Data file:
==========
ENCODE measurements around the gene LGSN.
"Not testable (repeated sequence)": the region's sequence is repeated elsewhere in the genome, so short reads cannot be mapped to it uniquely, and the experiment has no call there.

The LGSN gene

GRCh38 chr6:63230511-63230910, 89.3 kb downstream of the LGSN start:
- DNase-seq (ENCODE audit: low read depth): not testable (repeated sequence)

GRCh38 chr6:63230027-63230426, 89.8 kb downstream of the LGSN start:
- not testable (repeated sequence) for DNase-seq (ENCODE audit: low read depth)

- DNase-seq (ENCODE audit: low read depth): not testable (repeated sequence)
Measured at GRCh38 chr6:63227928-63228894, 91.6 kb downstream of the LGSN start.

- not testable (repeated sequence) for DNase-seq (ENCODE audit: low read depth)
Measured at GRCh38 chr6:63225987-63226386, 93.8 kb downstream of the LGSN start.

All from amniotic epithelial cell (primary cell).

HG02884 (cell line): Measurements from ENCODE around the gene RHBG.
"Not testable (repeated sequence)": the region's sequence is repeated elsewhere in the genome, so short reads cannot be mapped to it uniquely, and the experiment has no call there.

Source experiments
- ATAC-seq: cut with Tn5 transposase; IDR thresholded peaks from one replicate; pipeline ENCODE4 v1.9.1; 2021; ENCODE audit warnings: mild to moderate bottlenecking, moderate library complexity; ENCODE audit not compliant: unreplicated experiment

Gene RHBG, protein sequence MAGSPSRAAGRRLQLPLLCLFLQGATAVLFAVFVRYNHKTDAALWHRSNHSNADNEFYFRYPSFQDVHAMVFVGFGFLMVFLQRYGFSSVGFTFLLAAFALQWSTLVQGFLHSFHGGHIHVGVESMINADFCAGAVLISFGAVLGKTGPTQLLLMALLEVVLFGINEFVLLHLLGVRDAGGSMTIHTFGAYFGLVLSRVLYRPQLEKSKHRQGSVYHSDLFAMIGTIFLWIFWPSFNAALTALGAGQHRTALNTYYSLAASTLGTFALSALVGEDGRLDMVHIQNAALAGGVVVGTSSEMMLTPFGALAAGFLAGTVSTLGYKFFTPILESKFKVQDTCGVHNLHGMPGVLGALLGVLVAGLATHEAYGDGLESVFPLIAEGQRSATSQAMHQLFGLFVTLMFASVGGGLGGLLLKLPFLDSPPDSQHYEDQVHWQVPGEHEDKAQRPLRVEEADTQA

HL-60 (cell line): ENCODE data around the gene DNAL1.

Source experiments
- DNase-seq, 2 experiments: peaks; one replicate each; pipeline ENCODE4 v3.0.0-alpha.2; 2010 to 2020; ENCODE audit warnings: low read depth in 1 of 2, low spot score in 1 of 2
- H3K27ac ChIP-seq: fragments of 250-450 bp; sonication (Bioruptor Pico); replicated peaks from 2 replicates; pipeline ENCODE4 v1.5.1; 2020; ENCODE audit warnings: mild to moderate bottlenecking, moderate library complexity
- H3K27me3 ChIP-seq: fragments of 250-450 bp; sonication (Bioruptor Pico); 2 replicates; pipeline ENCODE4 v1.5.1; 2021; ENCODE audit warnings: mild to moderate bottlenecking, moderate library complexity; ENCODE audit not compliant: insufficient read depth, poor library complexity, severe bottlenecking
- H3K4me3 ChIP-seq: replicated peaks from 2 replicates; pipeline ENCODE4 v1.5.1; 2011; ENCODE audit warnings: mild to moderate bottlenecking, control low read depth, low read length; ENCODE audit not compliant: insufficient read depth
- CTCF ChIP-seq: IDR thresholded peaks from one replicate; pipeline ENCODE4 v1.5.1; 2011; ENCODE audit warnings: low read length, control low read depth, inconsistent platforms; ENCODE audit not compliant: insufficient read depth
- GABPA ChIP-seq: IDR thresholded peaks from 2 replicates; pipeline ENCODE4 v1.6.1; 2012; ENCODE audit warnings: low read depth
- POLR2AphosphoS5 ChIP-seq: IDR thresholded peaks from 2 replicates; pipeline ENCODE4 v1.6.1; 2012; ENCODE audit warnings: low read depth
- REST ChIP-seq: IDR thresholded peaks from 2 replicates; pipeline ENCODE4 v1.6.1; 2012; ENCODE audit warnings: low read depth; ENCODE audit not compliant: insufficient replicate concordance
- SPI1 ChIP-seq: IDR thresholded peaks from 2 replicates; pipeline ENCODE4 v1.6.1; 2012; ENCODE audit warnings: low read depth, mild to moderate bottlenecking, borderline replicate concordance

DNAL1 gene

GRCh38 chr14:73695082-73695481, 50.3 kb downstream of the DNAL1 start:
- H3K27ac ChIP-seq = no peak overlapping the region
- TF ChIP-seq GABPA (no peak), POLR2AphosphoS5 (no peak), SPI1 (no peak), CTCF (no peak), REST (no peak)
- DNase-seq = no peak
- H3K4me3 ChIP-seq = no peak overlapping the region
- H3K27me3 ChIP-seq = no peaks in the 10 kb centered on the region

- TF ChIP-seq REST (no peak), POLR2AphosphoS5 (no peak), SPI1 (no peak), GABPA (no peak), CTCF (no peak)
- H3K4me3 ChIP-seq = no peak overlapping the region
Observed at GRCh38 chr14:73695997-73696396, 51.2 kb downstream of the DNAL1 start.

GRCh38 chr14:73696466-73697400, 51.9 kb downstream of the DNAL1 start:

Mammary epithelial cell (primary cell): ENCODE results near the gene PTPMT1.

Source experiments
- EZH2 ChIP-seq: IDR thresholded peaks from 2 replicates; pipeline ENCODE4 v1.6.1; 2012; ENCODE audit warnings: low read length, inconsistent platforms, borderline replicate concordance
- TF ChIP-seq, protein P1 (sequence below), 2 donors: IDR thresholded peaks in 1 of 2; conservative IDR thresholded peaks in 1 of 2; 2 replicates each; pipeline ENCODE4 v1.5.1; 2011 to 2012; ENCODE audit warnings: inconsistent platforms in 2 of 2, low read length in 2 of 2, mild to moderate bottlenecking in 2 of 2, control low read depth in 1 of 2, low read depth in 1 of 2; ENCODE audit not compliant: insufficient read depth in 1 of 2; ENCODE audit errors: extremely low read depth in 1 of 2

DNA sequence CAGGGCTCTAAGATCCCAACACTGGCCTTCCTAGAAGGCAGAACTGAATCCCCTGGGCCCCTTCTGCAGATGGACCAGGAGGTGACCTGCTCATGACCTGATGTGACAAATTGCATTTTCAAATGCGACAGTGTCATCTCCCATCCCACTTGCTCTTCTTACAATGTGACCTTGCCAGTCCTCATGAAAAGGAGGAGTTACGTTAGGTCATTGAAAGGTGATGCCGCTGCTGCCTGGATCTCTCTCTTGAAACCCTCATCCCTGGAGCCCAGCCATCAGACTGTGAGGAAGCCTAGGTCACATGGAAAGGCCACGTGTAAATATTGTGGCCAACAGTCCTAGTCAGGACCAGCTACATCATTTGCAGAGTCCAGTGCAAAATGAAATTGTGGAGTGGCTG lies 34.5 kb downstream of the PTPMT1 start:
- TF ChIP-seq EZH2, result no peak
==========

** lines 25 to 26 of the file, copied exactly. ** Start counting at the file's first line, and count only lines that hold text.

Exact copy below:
- GABPA ChIP-seq: IDR thresholded peaks from 2 replicates; pipeline ENCODE4 v1.6.1; 2012; ENCODE audit warnings: low read depth
- POLR2AphosphoS5 ChIP-seq: IDR thresholded peaks from 2 replicates; pipeline ENCODE4 v1.6.1; 2012; ENCODE audit warnings: low read depth